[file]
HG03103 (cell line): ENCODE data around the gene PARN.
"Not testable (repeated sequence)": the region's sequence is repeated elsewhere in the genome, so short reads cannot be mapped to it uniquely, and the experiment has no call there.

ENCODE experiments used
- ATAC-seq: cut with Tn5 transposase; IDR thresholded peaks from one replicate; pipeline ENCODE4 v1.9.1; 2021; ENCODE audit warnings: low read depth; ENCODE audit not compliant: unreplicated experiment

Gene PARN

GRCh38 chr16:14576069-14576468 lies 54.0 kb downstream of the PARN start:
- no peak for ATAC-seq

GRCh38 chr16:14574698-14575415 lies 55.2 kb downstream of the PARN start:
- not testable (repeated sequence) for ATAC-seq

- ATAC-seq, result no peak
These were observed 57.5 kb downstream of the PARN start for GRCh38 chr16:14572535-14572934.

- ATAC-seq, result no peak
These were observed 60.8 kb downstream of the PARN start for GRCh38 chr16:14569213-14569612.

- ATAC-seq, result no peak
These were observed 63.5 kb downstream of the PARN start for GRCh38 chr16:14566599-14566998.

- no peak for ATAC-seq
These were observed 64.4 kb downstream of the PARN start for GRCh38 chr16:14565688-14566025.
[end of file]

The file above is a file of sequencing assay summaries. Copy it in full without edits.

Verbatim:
HG03103 (cell line): ENCODE data around the gene PARN.
"Not testable (repeated sequence)": the region's sequence is repeated elsewhere in the genome, so short reads cannot be mapped to it uniquely, and the experiment has no call there.

ENCODE experiments used
- ATAC-seq: cut with Tn5 transposase; IDR thresholded peaks from one replicate; pipeline ENCODE4 v1.9.1; 2021; ENCODE audit warnings: low read depth; ENCODE audit not compliant: unreplicated experiment

Gene PARN

GRCh38 chr16:14576069-14576468 lies 54.0 kb downstream of the PARN start:
- no peak for ATAC-seq

GRCh38 chr16:14574698-14575415 lies 55.2 kb downstream of the PARN start:
- not testable (repeated sequence) for ATAC-seq

- ATAC-seq, result no peak
These were observed 57.5 kb downstream of the PARN start for GRCh38 chr16:14572535-14572934.

- ATAC-seq, result no peak
These were observed 60.8 kb downstream of the PARN start for GRCh38 chr16:14569213-14569612.

- ATAC-seq, result no peak
These were observed 63.5 kb downstream of the PARN start for GRCh38 chr16:14566599-14566998.

- no peak for ATAC-seq
These were observed 64.4 kb downstream of the PARN start for GRCh38 chr16:14565688-14566025.